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This silver ewer and basin has been secured by the V&A for £840,000 in a private treaty sale brokered by auctioneers Christie’s.

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Last year, when the silver masterworks were accepted by the Government in lieu of tax owed by a descendant, the V&A were given until April 30, 2007 to raise the £840,000 to complete a private treaty sale brokered by auctioneers Christie's. The price was met following a national public appeal plus lion's share donations from the National Heritage Memorial Fund (£400,000) and The Art Fund (£290,000).

The helmet-shaped ewer and dish, encrusted with foliage and classical medallions, are important for their historical connections, superb quality and rarity. Crafted in Lille by the celebrated silversmith Elie Pacot c.1711-12, they escaped the fate of much French silver (melted for bullion to fund war efforts) as they resided on a sideboard in the dining room at Blenheim Palace.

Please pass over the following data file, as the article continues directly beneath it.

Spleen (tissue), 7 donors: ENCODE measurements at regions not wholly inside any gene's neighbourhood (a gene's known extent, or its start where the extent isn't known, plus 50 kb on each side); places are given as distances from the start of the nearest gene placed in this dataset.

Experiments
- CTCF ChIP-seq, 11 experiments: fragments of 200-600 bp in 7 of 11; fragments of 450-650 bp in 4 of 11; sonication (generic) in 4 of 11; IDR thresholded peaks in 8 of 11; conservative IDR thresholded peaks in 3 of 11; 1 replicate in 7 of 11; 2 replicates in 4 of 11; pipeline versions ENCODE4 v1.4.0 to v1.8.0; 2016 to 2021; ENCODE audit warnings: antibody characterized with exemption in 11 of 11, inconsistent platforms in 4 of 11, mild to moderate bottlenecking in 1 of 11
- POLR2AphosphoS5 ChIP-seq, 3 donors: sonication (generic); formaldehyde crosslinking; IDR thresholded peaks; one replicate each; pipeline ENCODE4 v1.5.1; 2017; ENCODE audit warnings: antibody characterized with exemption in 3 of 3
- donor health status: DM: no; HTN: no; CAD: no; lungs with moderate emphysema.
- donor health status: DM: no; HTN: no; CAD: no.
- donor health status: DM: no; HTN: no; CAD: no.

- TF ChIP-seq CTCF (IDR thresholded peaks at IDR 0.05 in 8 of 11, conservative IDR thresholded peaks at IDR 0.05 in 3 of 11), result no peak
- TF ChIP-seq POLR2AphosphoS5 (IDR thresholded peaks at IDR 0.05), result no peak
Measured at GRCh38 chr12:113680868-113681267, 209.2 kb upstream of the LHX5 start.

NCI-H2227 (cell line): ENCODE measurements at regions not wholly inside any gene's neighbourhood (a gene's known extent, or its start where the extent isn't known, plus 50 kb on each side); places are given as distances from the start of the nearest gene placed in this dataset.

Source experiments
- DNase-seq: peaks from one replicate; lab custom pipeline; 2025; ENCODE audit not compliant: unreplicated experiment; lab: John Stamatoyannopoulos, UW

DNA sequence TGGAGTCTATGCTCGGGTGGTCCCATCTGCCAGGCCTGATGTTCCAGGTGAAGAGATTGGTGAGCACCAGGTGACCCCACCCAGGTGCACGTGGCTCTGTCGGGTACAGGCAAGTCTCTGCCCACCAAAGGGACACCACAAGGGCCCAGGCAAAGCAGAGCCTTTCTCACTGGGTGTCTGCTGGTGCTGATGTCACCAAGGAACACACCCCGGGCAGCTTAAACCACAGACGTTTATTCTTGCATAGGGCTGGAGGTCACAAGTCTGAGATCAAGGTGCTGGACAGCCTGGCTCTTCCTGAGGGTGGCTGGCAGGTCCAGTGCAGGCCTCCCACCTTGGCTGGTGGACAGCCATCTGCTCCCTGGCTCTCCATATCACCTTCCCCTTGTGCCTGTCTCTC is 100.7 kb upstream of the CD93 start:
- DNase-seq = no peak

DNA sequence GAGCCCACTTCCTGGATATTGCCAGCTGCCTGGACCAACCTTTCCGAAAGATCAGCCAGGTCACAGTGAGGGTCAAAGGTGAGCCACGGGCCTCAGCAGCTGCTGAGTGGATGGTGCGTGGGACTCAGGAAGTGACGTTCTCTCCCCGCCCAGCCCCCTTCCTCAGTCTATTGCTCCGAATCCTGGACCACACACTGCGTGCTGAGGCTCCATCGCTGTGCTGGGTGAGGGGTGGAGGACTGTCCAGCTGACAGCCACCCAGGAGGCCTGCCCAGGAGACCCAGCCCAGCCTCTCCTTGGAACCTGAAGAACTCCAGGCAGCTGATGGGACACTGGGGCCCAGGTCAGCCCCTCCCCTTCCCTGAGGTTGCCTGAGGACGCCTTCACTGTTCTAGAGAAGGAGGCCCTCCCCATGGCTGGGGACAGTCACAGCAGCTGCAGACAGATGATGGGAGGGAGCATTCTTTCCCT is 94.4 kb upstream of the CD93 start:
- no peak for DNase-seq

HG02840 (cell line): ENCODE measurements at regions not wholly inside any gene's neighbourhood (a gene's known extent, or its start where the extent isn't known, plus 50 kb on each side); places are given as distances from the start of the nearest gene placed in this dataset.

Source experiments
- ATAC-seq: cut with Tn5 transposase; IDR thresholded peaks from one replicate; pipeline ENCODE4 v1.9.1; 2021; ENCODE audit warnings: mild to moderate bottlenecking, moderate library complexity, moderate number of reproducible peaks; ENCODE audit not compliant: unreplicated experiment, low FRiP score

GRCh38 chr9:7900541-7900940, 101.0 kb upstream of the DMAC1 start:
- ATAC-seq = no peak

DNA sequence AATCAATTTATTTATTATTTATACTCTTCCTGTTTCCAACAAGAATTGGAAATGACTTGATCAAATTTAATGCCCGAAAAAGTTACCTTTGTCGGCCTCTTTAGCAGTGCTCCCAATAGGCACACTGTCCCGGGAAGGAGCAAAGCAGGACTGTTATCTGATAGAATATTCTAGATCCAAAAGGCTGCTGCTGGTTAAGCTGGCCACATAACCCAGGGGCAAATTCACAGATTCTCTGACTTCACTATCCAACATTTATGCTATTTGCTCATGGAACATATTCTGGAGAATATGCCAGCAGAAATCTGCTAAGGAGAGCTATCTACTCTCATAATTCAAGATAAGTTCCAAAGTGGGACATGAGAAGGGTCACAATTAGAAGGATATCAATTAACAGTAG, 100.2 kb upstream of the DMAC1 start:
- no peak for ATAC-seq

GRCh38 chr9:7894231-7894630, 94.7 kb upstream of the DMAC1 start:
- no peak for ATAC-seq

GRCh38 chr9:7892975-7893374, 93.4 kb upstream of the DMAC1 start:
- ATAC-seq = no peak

Very few other British patrons commissioned French silver from outside Paris, but the choice of Lille was perhaps significant for the Duke: it was there he secured one of his most famous victories, taking the city in the siege of 1708. The Pacot ewer and basin descended through the Marlborough family, passing later to the 2nd Duke of Bedford who replaced the Marlborough ducal arms in the centre of the basin with his own.

On view in South Kensington since 1996, both pieces are now permanent residents in the V&A's recently refurbished Whiteley Silver Gallery.